The Palm Beach Post from West Palm Beach, Florida on March 27, 1998 · Page 66
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March 27, 1998

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The Palm Beach Post from West Palm Beach, Florida · Page 66

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West Palm Beach, Florida
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Friday, March 27, 1998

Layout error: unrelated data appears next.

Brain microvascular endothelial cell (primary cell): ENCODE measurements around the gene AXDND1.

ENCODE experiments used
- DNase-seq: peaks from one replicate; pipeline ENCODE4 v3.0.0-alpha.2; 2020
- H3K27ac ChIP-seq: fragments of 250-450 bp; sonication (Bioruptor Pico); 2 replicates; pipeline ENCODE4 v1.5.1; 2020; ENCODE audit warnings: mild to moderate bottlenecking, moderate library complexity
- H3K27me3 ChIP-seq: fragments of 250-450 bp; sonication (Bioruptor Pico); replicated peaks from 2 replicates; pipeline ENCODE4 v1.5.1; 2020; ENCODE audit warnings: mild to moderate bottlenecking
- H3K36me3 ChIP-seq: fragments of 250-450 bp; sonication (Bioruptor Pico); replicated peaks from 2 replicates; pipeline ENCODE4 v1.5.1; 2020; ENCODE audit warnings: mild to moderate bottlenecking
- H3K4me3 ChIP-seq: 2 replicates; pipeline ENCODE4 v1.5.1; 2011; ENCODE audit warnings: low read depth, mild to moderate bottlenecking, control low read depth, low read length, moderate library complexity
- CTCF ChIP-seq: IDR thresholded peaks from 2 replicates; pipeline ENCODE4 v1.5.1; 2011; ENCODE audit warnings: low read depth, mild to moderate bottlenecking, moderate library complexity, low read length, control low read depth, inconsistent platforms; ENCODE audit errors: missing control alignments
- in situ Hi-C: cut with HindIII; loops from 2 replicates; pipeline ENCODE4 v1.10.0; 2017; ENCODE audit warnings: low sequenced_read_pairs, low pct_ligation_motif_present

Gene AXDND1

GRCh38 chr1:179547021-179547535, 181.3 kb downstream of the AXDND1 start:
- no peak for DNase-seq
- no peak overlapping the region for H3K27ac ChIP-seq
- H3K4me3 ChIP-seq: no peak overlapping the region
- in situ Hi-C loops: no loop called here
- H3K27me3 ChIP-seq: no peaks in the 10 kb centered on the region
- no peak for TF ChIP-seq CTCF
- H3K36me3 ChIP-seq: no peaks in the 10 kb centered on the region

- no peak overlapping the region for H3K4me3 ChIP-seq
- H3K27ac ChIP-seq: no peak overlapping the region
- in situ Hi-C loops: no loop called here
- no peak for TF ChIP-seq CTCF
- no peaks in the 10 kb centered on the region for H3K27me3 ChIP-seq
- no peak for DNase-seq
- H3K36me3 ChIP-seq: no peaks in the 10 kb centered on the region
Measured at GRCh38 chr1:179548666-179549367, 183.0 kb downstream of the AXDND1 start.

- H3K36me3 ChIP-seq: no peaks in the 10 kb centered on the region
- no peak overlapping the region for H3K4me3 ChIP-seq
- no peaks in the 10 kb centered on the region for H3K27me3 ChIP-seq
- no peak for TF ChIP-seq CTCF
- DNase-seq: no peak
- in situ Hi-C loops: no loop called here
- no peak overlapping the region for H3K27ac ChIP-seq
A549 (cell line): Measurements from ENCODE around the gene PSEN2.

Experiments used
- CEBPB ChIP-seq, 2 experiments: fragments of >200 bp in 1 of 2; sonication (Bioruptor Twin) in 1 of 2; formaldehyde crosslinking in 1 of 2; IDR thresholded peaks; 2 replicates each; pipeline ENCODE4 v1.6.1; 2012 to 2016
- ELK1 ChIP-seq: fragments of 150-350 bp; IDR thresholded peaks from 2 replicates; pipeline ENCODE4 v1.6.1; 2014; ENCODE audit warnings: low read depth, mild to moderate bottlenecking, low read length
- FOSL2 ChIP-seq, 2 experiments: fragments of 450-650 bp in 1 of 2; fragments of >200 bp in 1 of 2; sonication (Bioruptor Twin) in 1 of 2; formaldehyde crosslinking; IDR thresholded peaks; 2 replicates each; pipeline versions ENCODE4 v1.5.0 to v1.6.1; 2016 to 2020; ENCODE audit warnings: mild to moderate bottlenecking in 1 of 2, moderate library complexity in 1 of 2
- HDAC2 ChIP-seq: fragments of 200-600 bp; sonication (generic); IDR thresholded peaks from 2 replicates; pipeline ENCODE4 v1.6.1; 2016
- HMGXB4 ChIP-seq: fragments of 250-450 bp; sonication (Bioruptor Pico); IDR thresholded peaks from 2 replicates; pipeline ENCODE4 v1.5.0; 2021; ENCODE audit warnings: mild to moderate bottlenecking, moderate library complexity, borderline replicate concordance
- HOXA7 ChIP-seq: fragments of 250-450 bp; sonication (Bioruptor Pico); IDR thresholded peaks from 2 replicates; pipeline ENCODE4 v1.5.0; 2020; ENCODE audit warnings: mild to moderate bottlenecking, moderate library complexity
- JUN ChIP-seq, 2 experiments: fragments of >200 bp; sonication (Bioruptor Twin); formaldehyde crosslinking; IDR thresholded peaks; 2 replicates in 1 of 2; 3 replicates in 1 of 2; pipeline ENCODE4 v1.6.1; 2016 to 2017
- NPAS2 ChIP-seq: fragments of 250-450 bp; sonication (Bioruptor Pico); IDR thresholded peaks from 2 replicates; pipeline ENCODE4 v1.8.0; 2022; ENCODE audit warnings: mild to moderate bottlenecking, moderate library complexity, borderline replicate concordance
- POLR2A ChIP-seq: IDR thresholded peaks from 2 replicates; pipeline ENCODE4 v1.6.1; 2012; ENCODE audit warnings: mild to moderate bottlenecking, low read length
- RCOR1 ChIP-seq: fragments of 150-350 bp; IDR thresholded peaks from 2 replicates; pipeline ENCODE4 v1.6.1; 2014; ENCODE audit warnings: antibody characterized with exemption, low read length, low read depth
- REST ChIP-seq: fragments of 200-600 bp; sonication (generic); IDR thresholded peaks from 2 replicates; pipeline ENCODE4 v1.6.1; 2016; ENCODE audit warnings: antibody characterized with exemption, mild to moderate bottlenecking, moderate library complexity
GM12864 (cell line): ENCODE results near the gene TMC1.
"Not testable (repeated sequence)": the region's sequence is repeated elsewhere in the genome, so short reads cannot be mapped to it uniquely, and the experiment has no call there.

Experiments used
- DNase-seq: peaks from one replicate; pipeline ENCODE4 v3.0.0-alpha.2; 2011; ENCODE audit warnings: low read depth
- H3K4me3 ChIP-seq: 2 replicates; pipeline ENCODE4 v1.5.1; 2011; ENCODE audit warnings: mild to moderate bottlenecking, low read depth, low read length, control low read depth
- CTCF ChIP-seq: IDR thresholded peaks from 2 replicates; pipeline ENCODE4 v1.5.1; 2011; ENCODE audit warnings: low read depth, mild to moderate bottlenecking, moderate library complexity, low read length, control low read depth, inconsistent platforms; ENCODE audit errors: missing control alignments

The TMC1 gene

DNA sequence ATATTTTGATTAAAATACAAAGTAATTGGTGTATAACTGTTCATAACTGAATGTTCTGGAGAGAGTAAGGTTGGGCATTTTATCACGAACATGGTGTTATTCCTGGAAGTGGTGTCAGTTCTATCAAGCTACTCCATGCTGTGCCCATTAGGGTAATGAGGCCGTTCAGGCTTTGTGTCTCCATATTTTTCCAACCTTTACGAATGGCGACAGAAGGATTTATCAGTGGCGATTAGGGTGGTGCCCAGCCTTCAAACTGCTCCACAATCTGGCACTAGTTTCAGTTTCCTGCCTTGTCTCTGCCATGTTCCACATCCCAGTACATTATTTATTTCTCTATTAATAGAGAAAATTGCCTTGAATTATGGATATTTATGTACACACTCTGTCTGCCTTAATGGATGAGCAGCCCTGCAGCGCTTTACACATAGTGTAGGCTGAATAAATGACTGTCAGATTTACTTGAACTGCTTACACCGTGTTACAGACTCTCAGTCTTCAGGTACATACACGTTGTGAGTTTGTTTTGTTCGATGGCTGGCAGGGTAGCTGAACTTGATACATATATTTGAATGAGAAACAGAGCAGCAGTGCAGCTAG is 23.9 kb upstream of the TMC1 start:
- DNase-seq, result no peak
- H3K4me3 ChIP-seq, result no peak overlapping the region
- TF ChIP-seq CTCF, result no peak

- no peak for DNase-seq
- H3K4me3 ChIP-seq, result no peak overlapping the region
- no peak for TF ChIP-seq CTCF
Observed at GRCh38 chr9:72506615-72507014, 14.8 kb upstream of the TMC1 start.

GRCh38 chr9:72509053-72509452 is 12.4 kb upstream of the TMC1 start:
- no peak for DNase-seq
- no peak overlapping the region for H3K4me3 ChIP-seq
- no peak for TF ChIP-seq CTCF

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6F THE PALM BEACH POST FRIDAY, MARCH 27, 1998 Martin's 'Picasso' a funny debut, but what's the point? Vr. j ' easy, witty, but ultimately unsatisfying wrap-up. It is a shame, because he shows all the earmarks of an exciting new voice in the theater. For starters, he understands the stage's reliance on the spoken word and its traditions of ensemble philosophical barroom plays. Martin has a well-developed ear for verbal comedy, the sort of high-minded lowly puns that would be worthy of an Einstein or a Picasso. When a character goes offstage to the bathroom, laughs at a joke told a few minutes earlier and Einstein observes the gag sank in through "a process of elimination," you know you're in the hands of a shameless, but dazzling comic sensibility. Still, enjoy these frequent outbursts of mirth as they crop up, because they are Martin's main commodity. Once he realizes he has written himself into a corner with no particular point to make, and once he checks his watch and sees that he has amusingly marked time for 90 minutes, Martin and his nimble director Randall Arney simply draw the intermissionless evening toan abrupt close. " While enjoying the verbal fiu-mor, also note the agile performances by Mark Nelson (Einstein) and Paul Provenza (Picasso), two longtime veterans in the roles. Nelson is refreshingly impish, mussing up his hair so we will recognize him as Einstein, showing off his math skills and flaunting his mental powers. Provenza gives a larger, more demonstrative, emotion-filled turn as Picasso, but no less comically egocentric. Martin is exactly the sort of person to be encouraged to continue writing for the stage. He's intelligent, witty and his celebrity can lure people out of their homes and into a theater. One day, if.he continues, he will surely write a play that is more than facile amusement. So far, Picasso at the Lapin Agile is not it. By Hap Erstein Palm Beach Post Theater Writer PALM BEACH The common threads of genius, even fledgling genius, is a subject worthy of "contemplation. And when the con-templator is comedian-actor-screenwriter-turned-playwright - Steve Martin, expect a head trip laced with high and low comedy zingers. So it goes in Martin's first produced stage script, Picasso at the Lapin Agile, a look at two brilliant young thinkers a callow Pablo Picasso and an unfledged Albert Einstein who would change the shape of 20th century thought. Or at least bend it a little. Martin's ambitions, however, - seem considerably more modest. First, he places in a 1904 Parisian neighborhood artists' bar the masters-to-be of physics and cubism. Then he further populates the scene with an occasionally astute bartender, an old barfly with a bladder problem, a pseudo-genius with oversized "wild and crazy guy" gestures and a succession of New production emphasizes racial issues Brandcis University National Women's -s Committee BARGAIN USED, m BOOK SALE Brandeis University n Nation jl Women's Committee I Friday, Saturday & Sunday J March 27th, 28th and 29th, 1998 Place: The Woodland Buildin 11951 U.S. Hwyl (next to Wilson's Jewelers) n 10:00a.m. to 5:00p.m. Information Call 561-746-5272 Find the vehicle of your dreams in The Post Classifieds. See Classification 90. Jjhcftdm Both Hi Tuesday April 7th, 1998 - 7:30p.m. 725 Flamingo Drive, West Palm Beach Book Required Donation s10 To Register Call - 561-659-3228 Sunday Service is held at the Hampton Inn. 1505 Belvedere Rd. ll:00afti. PICASSO AT THE LAPIN AGILE Where: Royal Poinciana Playhouse, 70 Royal Poinciana Plaza, Palm Beach When: Through April 5 Tickets: $45-$47.50. Call 966-3309 The verdict: Amusing comedy involving the young geniuses Einstein and Picasso, which is ultimately unsatisfying for having little to say. women groupies. Then he stands back and lets the quips commence. Although his fictional juxtaposition of Einstein and Picasso is fraught with theatrical and thematic possibilities, Martin is content to call attention to their mental kinship and then toss around some jokes. Funny? Absolutely, but when it comes to applying their r SHOW BOAT: Broward Center for the Performing Arts, 201 S.W. Fifth Ave., Fort Lauderdale, from Saturday through May 17. Tickets: $41.50-$66.50. Call: 966-3309. woman kicking up her heels with this baby now grown into maturi- ty." To work as Prince envisioned, the second act needed wholesale revision. Gone is its original opening, a Chicago World's Fair scene that has nothing to do with the rest of the show. Character motivation was clarified and deepened with additional dialogue, old and new. Some of it, he's now willing to admit, is pure Prince. "The show's successful enough for me to come clean," he says. "1 found dialogue here and there, but when I didn't find it, I miraculously 'found' it, if you know what I mean." Typical is the new introduction to songstress Julie's torch ballad Bill, a classic song that fits emotionally in the show, even though there is no character named Bill. You see, a 1927 audience expected numbers that were strictly star turns. The leadin always bothered lYince, so he wrote lines for Julie to explain that the song reminds her of a guy who once treated her bad and abandoned her. ..II. I ... . .I..N hi ii.i i ii.imi.i "T1'" '" for a Paul Provenza as Pablo Picasso Einstein meet in a 1904 Parisian intriguing similarities to some larger point, the playwright ducks the challenge. Instead, he introduces a third self-styled genius of the century . ion i.. OrlW' - v Emphasis on dance Left to solve were those large, discontinuous time leaps in the second act. For them, Prince imagined two cinematic montages, transitions covered with dazzling dance history lessons supplied by choreographer Susan Stroman (Crazy for You). From the start, Prince told Stroman he wanted this production to emphasize dance. "Sometimes Show Boat is musically so revered that no one moves, almost like an opera," she explains. "Yet I knew that Hal loves dance, and when he hired me he said he wanted this Show Boat to dance." Stroman won one of the Broadway production's five Tony Awards, for not only masking the structural gaps but reinforcing the racial themes with dance. "Choreographically and poetically, we show the contributions that blacks have made to music and dance," she says. "Although we don't hit the audience over the head with it, we show them that it was the black community that invented the Charleston. Then the white folks took it and turned it into something else." Ironically, considering the heightened racial focus of this Show Boat, when the production began rehearsals in Toronto in 1993. it was met with protests ) 111 Q - - (left) and Mark Nelson as Albert bar in Picasso at the Lapin Agile. a certain hip-swiveling time traveling singer-songwriter with blue suede shoes. For a finale, Martin tosses in a few nifty stage effects, ending the evening with an Director Harold Prince wanted Show Boat to reflect the changing times, as with the automobiles and electric lights in a dance sequence (left). The Cotton Blossom show boat (above) is 40 feet long and 25 feet tall. The production has a cast of 63, about 500 costumes and 26 mechanized scenic effects. over the musical's depiction of blacks. Says Prince of the much publicized brouhaha, "It was an emotionally very, very exhausting experience for all of us, to have picket lines facing you every time you went to rehearsals. It was a disgrace, vituperative, hysterical and dumb." "They hadn't seen the show or been to a rehearsal or read the script," adds Stroman, referring to the protesters. "They were reacting to the original novel or perhaps they saw the old movie. Once the show opened, we never heard from them again." Grand in scale Prince's Show Boat hit Broadway in October 1994, where it kept rollin' along for several seasons, finding new admirers with its huge physical production. According to Prince, there have been no compromises of scale with the touring edition. It includes a cast of 63, 60 people working backstage, approximately 500 costumes, 26 mechanized scenic effects and a Cotton Blossom show boat that measures 40 feet long and 25 feet tall. "(Oscar) Hammerstein's quoted as saying, 'It's a big show. It needs to be big.' I like that," says Prince. "It's so easy to say 'Less is more,' but less isn't always more. I think you'll find this Show Boat is pretty amazing." hypertension 'SHOW BOAT From IF - est American musicals, if not the . most influential, and yet 1 had never seen a total production that I'd liked," says Prince. "It was rather operetta-ish, and the sec- ond act just veered away from the story and took leaps in time that I found disconcerting. Six years go Dy, 1U years go Dy, ana mere s uu explanation of what happened in the interim, except as so much catch-up dialogue." ' So Prince agreed to piece together a version of Show Boat from the original script, the 1936 "movie screenplay, previously un-produced material and from a few judicious rewrites of his own. From them, he hoped, a grittier view of race relations always implied in past productions, but never so overtly would emerge. "My aim essentially was to parallel the personal story, to give the show the sweep that it never had," explains Prince. "To say that this is 45 years in the lives of three generations of a family, and during thla vpare. thprp's an ahsnlute explosion of technology the electric lights, steam engines, the automobile, the radio. And yet, nothing happened with regard to -the racial problem." ' Sifting through the complete Kern-Hammerstein score for : Show Boat, Prince became enamored of a number called Mis'ry's Cumin' Aroun', a haunting song of impending doom, which he calls "one of the most beautiful songs ever written for an American musical." But in 1927, most shows were sheer escapism and Show .Boat's authors decided against including the number. ;.: "I think they were just gun shv." says Prince. William Ham- . mersiem, sun ui uic ijrwusi, ; looked over Prince's shoulder as he worked and said as rehearsals began, "Oh, God, Hal, if my father ' wanted Mis 'ry 's Comin 'Aroun', he ' would have put it in." Prince was not persuaded. "I Iheard myself saying something ; which I then said often, an arro-'gant thing to say, 'What would 'Oscar say today if he saw that I - was going to do this?' " Prince notes. "I thought in every instance lie would say, 'Yes, that's what I'd ; be doing 70 years later.' " From duet to lullaby Even more controversial, and perplexing to William Hammer-stein, is Prince's reassignment of the song Why Do 1 Love You? Instead of a duet by romantic leads Magnolia and Ravenal, it has been turned into a lullaby sung by Magnolia's mother Parthy to her granddaughter. "I wanted to give Parthy a moment where you knew that beneath this nightlong curmud-geonliness, there is a woman who's warm and vulnerable and believes that the only way to keep the family together is to be the villain," says Prince, 'i wanted the arc of the second act to show you -this woman and a newborn baby. And at the end of the show, this Look inside the Employment Classifieds in the Sunday Post's Business section. Ads for great jobs and training programs, plus news features about employment trends, are all together in Sunday's Business section. Jtejjrim Beach Ibst Sunday Employment Classifieds in the Sunday Business Section 820-4343 800 392-7023 r" l Wonderful imn! rir ps'ifgj U A Racism frustration may trigger blacks' HDD! rcJIEW '. For thia once in a lifetime opportunity... ttmtm- i: We need fZO.OOO ty Apnt J, 1993. tut we have already raised over $17,000. help ue over the topi Thanke! YESI , J "! I wish lo help send 24 members of the highly acclaimed Forest Hill High School Chorus to New York City on April 2-6. 1998. Enclosed is my contribution of: J $20 J $50 J $100 J $250 $500 J Other ly faced a debater who would pose the following racist questions: Should police use more force with blacks because they are more aggressive? Are blacks innately less intelligent? The process was repeated during another debate with a nonracist theme. Blood pressure and heart rate measurements wete taken before, during and after the 15-niinute debates. Dorr found that blood pressure rose more in blacks during the facial debate (up 15.6 millimeters of mercury) compai ed to the nonracial debate (about 10 millimeters of mercury). "Inhibiting anger is a very unhea'hy thing to do," Dorr said. undesirable effects on African-Americans is not a surprising one," Dorr told her colleagues at the annual meeting of the American Psych-somatic Society in Clearwater earlier this month. "However, mounting evidence is beginning to suggest that racism may also contribute to high blood pressure," in this minority population. Dorr's Laboratory research involved 24 black males and 24 white males. She told the students that she was conducting a study on heart rate and blood pressure reactions in response to speaking and listening. In reality, it would be a debate designed to ignite a small inferno. Half of the men in the study individual Setesday Is racism bad for your health? Psychologist Nancy Dorr thinks so. The North Dakota researcher has looked beyond genes as a possible cause of hypertension among black Americans and believes she has found a key to the medical mystery: prejudice. Dorr, an assistant professor of psychology at Jamestown College, has intriguing evidence to suggest that the constant frustration inherent in racism can actually increase blood pressure and put blacks at risk for heart disease and stroke. "The notion that experiencing racism has Please make checks payable to: Forest H.H School Chorus Mail to Choral Department. Forest Hill High School. 6901 Parker Avenue. West Palm Beach FL 33405 For more information, please call 540 $404